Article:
Category Archives: Recipes

Mushroom Soup

mushroom soup

Polish Mushroom Soup

This is our own recipe for mushroom soup. This delicious recipe originates from the Poznan region of western Poland. Although in this particular recipe we are using white field mushrooms the equally tasty wild mushrooms commonly found in Polish forests could also be used.

Mushroom Soup Directions

Heat some oil in a pan and cook the onion for a minute or two. Add the mushrooms and cook for a further minute. Stir in the stock and parsley. Bring to the boil and simmer for five minutes. Stir in the breadcrumbs and seasoning and cook for two more minutes. Remove from the heat and stir in the soured cream. Reheat over a low heat but do not allow to boil.

Mushroom Soup Ingredients

3 tablespoons of vegetable oil.
1 large chopped onion
250 grams chopped white field mushrooms
1 litre vegetable stock
50 ml of chopped parsley
150 grams fresh breadcrumbs
40 ml soured cream

If you were feeling adventurous you could also add the grated rind of a lemon to give the soup an extra flavour twist!

Related content on Polish Poland: Another wild mushroom soup recipe.

Polish Cauliflower Bake

polish cauliflower cheese

Our recipe for traditional Polish Cauliflower Bake.

Ingredients for Cauliflower bake:

1 cauliflower
1/2 onion (chopped)
2 tablespoons ground mustard
ground black pepper
1/2 cup sour cream
200 grams mature cheddar cheese (grated)
2 tomatoes (sliced)
1/2 cup bread crumbs
2 tablespoons butter
paprika (to taste)


1. Boil cauliflower until just tender.
2. Mix together onion, ground mustard, black pepper, sour cream, and cheddar cheese.
3. Add this mixture to the cooked cauliflower and stir in.
4. Place this in a baking dish.
5. Slice tomatoes and place over the top of cauliflower mixture.
6. Melt the butter in a pan. Add bread crumbs to this and stir in.
7. Sprinkle bread crumbs and butter mix on top of the cauliflower mixture. Sprinkle on some paprika.
8. Bake in a preheated oven at 200c for 30 minutes.


1/2 cup of dry goods (breadcrumbs and the like) is approximately equal to 65 grams or 2.25 oz. Whereas, 1/2 cup of soured cream is roughly 170 grams or 6 oz.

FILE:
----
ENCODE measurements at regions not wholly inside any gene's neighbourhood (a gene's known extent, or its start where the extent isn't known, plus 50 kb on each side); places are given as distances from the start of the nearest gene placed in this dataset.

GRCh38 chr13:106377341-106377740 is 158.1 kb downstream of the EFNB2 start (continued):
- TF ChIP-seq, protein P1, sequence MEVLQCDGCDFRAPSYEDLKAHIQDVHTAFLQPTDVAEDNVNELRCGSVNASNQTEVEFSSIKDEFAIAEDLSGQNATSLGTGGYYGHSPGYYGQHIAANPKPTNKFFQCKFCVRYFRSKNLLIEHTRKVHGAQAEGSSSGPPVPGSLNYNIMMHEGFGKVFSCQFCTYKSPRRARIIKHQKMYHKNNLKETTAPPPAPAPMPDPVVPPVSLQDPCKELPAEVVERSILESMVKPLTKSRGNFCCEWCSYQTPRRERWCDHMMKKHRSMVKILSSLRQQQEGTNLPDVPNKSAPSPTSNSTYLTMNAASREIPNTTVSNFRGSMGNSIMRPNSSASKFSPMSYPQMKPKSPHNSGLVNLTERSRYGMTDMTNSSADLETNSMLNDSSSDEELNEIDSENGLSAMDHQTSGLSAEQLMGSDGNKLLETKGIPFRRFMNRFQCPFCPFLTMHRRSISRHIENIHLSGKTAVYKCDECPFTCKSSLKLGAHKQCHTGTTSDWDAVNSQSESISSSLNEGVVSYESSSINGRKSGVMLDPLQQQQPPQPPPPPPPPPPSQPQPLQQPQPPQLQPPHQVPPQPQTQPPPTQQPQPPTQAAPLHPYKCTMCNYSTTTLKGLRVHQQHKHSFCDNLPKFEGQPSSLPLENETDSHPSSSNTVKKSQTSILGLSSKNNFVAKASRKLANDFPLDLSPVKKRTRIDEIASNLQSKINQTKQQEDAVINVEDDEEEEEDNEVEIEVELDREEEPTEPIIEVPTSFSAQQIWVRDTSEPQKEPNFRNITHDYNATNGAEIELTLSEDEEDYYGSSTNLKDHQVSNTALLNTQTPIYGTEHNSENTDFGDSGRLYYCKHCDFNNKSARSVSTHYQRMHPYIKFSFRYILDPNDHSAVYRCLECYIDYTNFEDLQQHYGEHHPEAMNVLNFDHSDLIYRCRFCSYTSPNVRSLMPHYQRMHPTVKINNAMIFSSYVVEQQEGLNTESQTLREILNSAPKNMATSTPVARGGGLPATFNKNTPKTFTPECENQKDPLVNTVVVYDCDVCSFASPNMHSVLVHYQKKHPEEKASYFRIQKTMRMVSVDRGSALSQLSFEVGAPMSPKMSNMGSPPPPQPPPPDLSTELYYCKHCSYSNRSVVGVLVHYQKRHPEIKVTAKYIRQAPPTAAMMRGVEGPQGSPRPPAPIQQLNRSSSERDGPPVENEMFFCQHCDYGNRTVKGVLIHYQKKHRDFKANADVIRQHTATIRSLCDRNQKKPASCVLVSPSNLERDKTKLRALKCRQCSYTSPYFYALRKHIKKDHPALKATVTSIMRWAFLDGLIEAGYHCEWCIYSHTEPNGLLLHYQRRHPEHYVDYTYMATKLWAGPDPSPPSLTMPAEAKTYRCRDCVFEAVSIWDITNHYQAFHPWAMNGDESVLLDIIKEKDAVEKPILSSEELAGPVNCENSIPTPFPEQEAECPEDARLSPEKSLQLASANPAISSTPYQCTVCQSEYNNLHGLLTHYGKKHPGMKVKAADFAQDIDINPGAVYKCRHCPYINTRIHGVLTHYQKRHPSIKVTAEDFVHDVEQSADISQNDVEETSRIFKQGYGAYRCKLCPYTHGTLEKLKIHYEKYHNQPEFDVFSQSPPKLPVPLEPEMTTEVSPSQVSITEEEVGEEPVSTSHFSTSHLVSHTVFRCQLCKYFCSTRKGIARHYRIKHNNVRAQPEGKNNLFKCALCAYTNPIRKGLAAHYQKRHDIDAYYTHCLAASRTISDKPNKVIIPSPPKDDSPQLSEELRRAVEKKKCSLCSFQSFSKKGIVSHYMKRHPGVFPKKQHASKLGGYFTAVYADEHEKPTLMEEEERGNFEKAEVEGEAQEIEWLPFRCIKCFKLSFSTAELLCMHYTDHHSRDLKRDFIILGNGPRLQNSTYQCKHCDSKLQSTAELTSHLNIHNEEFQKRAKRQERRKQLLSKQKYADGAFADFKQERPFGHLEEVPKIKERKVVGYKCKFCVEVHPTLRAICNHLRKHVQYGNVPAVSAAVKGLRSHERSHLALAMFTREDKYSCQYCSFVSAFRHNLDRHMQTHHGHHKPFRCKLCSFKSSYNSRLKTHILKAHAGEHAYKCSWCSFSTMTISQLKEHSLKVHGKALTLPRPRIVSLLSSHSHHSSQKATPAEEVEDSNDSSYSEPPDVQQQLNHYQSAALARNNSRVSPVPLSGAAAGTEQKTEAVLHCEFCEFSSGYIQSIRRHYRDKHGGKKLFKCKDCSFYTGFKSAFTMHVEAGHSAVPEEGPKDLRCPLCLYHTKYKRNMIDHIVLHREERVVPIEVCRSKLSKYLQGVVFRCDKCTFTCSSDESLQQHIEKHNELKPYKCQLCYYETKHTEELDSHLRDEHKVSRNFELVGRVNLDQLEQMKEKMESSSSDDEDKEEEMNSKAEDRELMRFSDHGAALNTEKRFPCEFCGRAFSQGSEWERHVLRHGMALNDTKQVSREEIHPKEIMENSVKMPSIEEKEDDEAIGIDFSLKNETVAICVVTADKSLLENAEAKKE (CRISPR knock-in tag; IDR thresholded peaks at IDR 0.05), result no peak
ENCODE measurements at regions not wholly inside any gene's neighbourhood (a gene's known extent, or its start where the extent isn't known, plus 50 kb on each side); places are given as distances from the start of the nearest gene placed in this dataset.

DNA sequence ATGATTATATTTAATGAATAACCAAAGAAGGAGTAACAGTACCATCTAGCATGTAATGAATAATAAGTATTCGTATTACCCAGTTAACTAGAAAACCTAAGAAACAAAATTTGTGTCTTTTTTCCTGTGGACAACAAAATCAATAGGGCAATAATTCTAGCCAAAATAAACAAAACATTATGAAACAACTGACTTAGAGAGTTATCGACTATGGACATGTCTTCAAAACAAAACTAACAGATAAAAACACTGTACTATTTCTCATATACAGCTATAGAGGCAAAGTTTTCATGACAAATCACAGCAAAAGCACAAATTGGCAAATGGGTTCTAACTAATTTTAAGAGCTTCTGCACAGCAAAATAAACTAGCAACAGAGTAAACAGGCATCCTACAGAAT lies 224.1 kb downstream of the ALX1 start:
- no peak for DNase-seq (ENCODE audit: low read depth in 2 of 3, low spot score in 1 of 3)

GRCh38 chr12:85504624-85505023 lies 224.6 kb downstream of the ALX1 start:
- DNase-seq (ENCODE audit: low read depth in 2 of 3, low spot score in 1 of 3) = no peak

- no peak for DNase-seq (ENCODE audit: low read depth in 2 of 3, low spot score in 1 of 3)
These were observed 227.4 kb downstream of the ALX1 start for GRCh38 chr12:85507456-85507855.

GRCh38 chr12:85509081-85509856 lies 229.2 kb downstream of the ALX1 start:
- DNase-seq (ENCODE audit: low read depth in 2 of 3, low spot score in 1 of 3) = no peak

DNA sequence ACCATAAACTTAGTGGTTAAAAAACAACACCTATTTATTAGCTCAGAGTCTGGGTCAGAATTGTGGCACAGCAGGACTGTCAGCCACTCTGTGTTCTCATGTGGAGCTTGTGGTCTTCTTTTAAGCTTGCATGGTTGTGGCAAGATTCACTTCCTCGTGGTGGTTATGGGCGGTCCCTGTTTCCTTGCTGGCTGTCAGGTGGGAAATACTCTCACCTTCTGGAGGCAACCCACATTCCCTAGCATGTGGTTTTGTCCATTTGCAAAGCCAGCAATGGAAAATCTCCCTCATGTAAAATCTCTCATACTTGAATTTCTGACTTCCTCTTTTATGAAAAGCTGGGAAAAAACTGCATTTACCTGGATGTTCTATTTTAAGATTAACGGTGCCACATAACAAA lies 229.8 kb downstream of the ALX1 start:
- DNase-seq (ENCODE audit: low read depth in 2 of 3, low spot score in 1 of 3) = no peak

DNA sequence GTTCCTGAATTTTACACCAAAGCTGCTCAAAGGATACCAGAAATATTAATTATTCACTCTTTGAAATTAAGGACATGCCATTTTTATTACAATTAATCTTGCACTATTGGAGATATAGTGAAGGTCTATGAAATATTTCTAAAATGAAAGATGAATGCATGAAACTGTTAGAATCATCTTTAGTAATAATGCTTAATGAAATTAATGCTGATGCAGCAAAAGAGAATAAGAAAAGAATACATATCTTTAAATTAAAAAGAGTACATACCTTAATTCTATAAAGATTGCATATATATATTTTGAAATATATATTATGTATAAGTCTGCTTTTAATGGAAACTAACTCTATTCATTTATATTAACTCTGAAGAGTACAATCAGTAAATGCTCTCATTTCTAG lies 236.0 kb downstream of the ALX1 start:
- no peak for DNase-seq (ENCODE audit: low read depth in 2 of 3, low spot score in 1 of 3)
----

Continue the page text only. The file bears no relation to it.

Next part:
Sweet cheese rolls / drozdzowki z serem

Polish sweet cheese rolls or drozdzowki z serem

Polish sweet cheese rolls

Polish sweet cheese rolls / drożdżówki z serem. The ideal accompaniment to a nice cup of black tea!

To make your own Sweet Cheese Rolls (drozdzowki z serem) you will need the following ingredients:

• 500g plain flour
• 2 tablespoons sugar
• 50g yeast
• 250ml milk
• 2 tablespoons vanilla sugar
• 2 eggs
• 2 heaped tablespoons of butter

Sweet Cheese Filling:
• 400g of cottage cheese (full or half-fat)
• 40g butter
• 100g sugar
• 2 egg yolks

Polish sweet cheese rolls look as ours do or alternatively have the sweet cheese curd mixture exposed in the centre of a circular-shaped bun. Further ‘Sweet Cheese Bun’ instructions to follow shortly!

Kasza / Groats / Buckwheat

groats poland

Kasza (Groats, Buckwheat, Kasha) is a ‘cereal’ eaten chiefly in Poland and other parts of Central and Eastern Europe. It was for many years a staple of the Polish diet but since the fall of communism there has been a fairly dramatic fall in the amount of kasza consumed by the average Pole. Kasza is cooked in much the same way as rice and can be used as an interesting substitute for rice as an ingredient in dishes like Golabki (stuffed cabbage rolls) or with saucy dishes such as curry. Some people also eat Kasza as a breakfast porridge instead of the more usual western-European porridge made with oats.

Some things you may not know about Kasza:

  • Kasza is rich in flavanoids (antioxidants).
  • Kasza is high in fibre, magnesium, manganese, and other nutrients.
  • Kasza is related to rhubarb and sorrel.
  • Its flowers are very fragrant and most attractive to bees.
  • Kasza is naturally gluten free.
  • The Polish for Buckwheat Groats is kasza gryczana.

Bułka z pieczarkami

bulka pieczarkami poland

Mushroom-filled baguette bread rolls (Bułka z pieczarkami) are a popular fast food dish in Poland. More traditional and certainly healthier than the many other fast foods one can now buy in most Polish cities – Burger places, Turkish kebabs, and the like. The current price of a Bułka z pieczarkami tends to range from around 4 zl to 5 zl and for this one gets a lot of mushroom roll and a filling quick meal.

Bułka z pieczarkami

Bułka z pieczarkami (mushroom and onion filled bread rolls) for sale at a kiosk in Gorzów, Lubuskie, Poland.

Since we don’t live in a city and therefore don’t have easy access to anywhere selling takeaway mushroom rolls we have come up with a recipe. With this you can make your own Polish Mushroom Rolls at home. In our opinion, this recipe produces Bułka z pieczarkami which are as good or better than any mushroom roll we have bought at a fast food kiosk anywhere in Poland. And believe me with have sampled mushroom rolls at many different establishments in many different Polish cities! 8-)

Our recipe for Bułka z pieczarkami

Ingredients for the filling:

500 g fresh mushrooms
1 onion
1 teaspoon dried thyme
grated cheese (optional)

Bread Rolls (long baguette types)

Instructions / Preparation

Wash mushrooms and cut into small cubes or if you prefer slice. Fry mushrooms in a little oil, add salt. When any water from the mushrooms has evaporated, add the onion and fry for until the onion is soft. Season with dried thyme stuffing and pepper. If you wish you can also add some grated cheese, which will add a different taste and also help in binding the ingredients together.